Even though military assets inherited by Russia from the former Soviet Union were less advanced than the US arsenal, it’s no secret that the Kremlin has been developing weaponized armed forces robotics – from unmanned vehicles to fully autonomous artificial intelligence.
The Russian military has been testing unmanned ground vehicles over the last few years, including the Nerekhta, the Uran-9, and the Vikhr, as reported by Business Insider.
The Nerekhta, a tracked unmanned ground vehicle, can be equipped with large-caliber machine guns, an AG-30M grenade launcher and anti-tank guided missiles.
The Uran-9 and Vikhr are heavier than the Nerekhta and operate like infantry fighting vehicles. According to the Russian Ministry of Defense, the Nerekhta functioned better than other manned vehicles during training sessions.
In addition, Moscow has made great progress in the development of unmanned aerial vehicles, known to be smaller and cheaper than US drones. According to Russian Defense Minister Sergei Shoigu, the country’s unmanned aerial vehicles have flown 16,000 missions in Syria — equivalent to 96,000 hours of flight time.
The chairman of the Federation Council’s Defense and Security Committee, Viktor Bondarev, recently announced that Russia is studying the concept of drone “swarms” — defined as dozens or more drones operating as a single unit.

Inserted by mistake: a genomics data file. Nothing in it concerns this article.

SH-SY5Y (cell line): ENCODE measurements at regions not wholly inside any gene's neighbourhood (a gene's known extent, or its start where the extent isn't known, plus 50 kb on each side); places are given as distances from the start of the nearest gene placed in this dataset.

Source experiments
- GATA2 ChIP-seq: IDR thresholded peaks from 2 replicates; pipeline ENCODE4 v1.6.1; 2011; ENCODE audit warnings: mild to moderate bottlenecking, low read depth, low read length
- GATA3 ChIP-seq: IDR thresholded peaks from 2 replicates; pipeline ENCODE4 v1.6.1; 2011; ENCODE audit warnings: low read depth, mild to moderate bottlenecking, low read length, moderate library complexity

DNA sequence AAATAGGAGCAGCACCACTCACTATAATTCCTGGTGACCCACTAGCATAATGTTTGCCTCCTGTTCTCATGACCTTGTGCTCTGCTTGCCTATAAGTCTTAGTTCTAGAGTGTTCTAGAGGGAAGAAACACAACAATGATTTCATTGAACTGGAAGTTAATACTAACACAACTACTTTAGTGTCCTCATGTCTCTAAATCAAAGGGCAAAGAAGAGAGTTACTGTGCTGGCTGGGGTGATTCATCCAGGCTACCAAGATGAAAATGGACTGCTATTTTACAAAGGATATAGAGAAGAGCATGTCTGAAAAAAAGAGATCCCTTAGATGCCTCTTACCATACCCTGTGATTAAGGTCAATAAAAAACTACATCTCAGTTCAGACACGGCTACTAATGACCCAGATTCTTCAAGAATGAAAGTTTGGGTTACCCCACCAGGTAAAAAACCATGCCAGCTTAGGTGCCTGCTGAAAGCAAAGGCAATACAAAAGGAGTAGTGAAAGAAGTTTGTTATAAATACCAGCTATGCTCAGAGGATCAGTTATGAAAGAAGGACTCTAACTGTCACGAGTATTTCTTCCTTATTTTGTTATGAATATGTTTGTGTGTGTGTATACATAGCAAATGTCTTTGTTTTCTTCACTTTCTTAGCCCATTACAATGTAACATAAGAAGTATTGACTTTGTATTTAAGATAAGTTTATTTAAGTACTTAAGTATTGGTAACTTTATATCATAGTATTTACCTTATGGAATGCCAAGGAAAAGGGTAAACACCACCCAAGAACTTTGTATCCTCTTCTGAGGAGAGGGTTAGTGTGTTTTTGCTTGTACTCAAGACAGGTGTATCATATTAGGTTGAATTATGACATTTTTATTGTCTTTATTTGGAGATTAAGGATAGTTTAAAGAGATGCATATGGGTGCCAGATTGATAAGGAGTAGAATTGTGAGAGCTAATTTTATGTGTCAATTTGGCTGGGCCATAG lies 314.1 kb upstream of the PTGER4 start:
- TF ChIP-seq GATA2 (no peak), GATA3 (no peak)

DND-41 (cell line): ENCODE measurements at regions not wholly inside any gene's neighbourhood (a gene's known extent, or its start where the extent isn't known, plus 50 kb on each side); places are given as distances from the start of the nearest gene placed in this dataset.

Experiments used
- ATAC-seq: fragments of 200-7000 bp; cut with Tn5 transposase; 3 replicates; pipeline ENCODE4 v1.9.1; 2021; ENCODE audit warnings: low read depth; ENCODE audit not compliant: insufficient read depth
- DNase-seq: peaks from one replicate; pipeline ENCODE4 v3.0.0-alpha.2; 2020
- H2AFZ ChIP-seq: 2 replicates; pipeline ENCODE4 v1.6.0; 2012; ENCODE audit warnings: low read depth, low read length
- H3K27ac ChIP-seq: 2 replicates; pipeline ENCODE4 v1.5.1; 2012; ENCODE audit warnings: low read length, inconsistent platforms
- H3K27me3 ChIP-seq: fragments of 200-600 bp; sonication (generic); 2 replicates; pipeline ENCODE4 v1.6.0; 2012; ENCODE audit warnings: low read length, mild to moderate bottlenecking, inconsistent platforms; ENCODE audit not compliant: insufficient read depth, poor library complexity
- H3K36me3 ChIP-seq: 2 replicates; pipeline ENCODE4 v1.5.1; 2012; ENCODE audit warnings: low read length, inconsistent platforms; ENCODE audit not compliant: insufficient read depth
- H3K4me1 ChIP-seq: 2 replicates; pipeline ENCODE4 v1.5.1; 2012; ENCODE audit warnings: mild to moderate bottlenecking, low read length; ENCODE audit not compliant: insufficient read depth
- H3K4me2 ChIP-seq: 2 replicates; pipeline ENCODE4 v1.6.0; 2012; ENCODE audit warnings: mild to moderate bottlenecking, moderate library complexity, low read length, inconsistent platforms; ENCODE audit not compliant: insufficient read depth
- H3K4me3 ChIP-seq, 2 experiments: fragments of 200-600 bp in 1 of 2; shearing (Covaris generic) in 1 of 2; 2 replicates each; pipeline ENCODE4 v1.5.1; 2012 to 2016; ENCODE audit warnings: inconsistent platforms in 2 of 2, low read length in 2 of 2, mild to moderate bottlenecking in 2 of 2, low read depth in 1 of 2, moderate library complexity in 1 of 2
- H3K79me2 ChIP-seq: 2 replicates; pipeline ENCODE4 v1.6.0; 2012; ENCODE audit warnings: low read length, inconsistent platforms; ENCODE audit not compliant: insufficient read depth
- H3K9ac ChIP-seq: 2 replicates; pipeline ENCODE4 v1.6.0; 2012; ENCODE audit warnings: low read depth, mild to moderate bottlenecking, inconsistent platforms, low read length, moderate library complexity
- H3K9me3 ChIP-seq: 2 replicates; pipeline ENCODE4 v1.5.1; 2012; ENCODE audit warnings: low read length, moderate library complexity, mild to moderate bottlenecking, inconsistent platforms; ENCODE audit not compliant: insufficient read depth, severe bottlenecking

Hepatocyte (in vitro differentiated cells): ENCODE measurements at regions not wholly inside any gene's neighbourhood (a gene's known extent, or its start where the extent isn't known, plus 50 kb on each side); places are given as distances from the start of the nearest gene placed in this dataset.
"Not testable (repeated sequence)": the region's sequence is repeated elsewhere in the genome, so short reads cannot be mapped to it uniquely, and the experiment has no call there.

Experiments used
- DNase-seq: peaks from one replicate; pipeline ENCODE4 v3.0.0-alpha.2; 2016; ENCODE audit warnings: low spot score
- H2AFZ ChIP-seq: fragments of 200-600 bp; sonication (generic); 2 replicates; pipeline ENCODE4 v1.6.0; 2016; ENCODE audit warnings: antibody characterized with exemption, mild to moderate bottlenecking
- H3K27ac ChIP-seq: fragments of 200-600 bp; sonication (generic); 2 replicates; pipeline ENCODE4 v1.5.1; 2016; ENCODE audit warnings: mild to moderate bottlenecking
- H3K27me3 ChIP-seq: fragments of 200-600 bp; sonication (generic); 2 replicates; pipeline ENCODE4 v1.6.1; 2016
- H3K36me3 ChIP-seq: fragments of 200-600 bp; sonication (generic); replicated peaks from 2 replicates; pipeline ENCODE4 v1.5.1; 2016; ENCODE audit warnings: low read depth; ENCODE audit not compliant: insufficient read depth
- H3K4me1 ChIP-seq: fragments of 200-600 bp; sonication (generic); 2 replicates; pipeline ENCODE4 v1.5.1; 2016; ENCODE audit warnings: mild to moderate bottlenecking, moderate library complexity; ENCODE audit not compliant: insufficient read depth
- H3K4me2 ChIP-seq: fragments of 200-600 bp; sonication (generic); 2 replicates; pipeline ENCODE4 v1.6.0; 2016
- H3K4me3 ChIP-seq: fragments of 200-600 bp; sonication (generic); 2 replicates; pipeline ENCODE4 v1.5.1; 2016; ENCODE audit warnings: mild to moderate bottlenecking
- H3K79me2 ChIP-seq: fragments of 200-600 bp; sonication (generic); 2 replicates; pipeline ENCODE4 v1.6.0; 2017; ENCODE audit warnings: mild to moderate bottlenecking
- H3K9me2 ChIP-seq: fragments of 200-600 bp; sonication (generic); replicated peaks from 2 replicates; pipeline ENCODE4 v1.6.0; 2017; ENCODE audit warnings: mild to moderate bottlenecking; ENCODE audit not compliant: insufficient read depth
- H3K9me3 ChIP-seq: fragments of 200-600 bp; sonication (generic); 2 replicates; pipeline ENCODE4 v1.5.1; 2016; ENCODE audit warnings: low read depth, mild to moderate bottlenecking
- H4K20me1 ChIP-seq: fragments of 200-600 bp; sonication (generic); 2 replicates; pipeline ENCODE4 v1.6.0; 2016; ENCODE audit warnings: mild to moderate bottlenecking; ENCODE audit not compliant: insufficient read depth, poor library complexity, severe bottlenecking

Noticing Russia’s recent improved electronic-warfare technologies, the US Army has stepped up its development of an electronic-warfare system to be integrated into a Gray Eagle unmanned aircraft system.
The Pentagon’s Integrated Electronic Warfare System will consist of the Electronic Warfare Planning and Management Tool, the Multi-Function Electronic Warfare (MFEW) capability and the Defensive Electronic Attack capability. The MFEW system is a multifunctional cyber, electronic warfare, communications intelligence, electronic intelligence and signal intelligence platform.
According to sources within the Pentagon, the development of autonomous combat drones “could be a game-changer,” cited by Defense One.
But the Kremlin is already a step ahead as, in early November, Bondarev announced that Russia plans to integrate artificial intelligence into military vehicles and combat operations, despite warnings by Stephen Hawking and Elon Musk that AI weaponry may cause a global arms race culminating in a third world war.